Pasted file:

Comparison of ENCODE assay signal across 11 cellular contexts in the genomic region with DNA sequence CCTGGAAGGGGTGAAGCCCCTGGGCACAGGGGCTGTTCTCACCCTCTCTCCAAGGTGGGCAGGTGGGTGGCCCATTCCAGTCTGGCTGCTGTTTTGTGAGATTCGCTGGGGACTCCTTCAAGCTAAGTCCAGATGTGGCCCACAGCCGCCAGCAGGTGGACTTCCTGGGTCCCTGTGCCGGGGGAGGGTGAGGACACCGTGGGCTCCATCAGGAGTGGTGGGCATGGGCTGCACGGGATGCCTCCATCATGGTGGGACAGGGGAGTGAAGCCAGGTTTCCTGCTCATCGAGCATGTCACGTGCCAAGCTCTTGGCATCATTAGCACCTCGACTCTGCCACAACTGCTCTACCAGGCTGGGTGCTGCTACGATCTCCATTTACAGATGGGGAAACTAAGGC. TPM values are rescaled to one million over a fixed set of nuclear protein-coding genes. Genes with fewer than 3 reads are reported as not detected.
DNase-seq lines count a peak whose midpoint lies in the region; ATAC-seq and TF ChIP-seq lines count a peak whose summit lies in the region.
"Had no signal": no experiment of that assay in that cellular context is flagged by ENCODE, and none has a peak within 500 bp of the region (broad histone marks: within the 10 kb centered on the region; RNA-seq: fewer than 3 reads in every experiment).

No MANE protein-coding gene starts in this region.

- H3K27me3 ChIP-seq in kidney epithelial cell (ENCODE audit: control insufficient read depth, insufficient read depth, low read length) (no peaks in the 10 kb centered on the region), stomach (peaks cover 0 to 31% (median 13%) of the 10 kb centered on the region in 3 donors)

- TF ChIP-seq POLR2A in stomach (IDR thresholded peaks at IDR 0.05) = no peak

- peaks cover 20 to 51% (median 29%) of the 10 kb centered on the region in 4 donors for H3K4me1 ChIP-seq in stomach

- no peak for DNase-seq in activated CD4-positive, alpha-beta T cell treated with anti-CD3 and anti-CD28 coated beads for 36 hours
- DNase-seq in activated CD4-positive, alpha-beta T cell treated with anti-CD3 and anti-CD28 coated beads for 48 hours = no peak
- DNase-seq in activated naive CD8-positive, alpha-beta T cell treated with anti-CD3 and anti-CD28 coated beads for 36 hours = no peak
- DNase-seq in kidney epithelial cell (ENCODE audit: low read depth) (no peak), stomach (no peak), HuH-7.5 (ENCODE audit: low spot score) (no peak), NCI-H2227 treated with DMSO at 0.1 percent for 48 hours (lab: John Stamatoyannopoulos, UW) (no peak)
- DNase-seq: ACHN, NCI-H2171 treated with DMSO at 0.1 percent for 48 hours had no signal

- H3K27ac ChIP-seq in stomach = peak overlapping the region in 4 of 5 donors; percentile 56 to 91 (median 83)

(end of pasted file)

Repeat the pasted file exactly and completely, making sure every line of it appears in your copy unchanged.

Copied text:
Comparison of ENCODE assay signal across 11 cellular contexts in the genomic region with DNA sequence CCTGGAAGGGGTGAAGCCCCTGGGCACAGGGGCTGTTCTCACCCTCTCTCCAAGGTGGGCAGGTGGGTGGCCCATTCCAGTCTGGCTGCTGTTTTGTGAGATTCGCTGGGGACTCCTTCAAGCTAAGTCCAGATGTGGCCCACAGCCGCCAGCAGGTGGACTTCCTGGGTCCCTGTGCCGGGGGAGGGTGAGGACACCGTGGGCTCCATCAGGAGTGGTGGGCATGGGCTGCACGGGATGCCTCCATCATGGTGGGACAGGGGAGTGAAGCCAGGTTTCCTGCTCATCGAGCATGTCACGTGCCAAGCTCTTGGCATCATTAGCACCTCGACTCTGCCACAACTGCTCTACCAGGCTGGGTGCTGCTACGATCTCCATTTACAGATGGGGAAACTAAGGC. TPM values are rescaled to one million over a fixed set of nuclear protein-coding genes. Genes with fewer than 3 reads are reported as not detected.
DNase-seq lines count a peak whose midpoint lies in the region; ATAC-seq and TF ChIP-seq lines count a peak whose summit lies in the region.
"Had no signal": no experiment of that assay in that cellular context is flagged by ENCODE, and none has a peak within 500 bp of the region (broad histone marks: within the 10 kb centered on the region; RNA-seq: fewer than 3 reads in every experiment).

No MANE protein-coding gene starts in this region.

- H3K27me3 ChIP-seq in kidney epithelial cell (ENCODE audit: control insufficient read depth, insufficient read depth, low read length) (no peaks in the 10 kb centered on the region), stomach (peaks cover 0 to 31% (median 13%) of the 10 kb centered on the region in 3 donors)

- TF ChIP-seq POLR2A in stomach (IDR thresholded peaks at IDR 0.05) = no peak

- peaks cover 20 to 51% (median 29%) of the 10 kb centered on the region in 4 donors for H3K4me1 ChIP-seq in stomach

- no peak for DNase-seq in activated CD4-positive, alpha-beta T cell treated with anti-CD3 and anti-CD28 coated beads for 36 hours
- DNase-seq in activated CD4-positive, alpha-beta T cell treated with anti-CD3 and anti-CD28 coated beads for 48 hours = no peak
- DNase-seq in activated naive CD8-positive, alpha-beta T cell treated with anti-CD3 and anti-CD28 coated beads for 36 hours = no peak
- DNase-seq in kidney epithelial cell (ENCODE audit: low read depth) (no peak), stomach (no peak), HuH-7.5 (ENCODE audit: low spot score) (no peak), NCI-H2227 treated with DMSO at 0.1 percent for 48 hours (lab: John Stamatoyannopoulos, UW) (no peak)
- DNase-seq: ACHN, NCI-H2171 treated with DMSO at 0.1 percent for 48 hours had no signal

- H3K27ac ChIP-seq in stomach = peak overlapping the region in 4 of 5 donors; percentile 56 to 91 (median 83)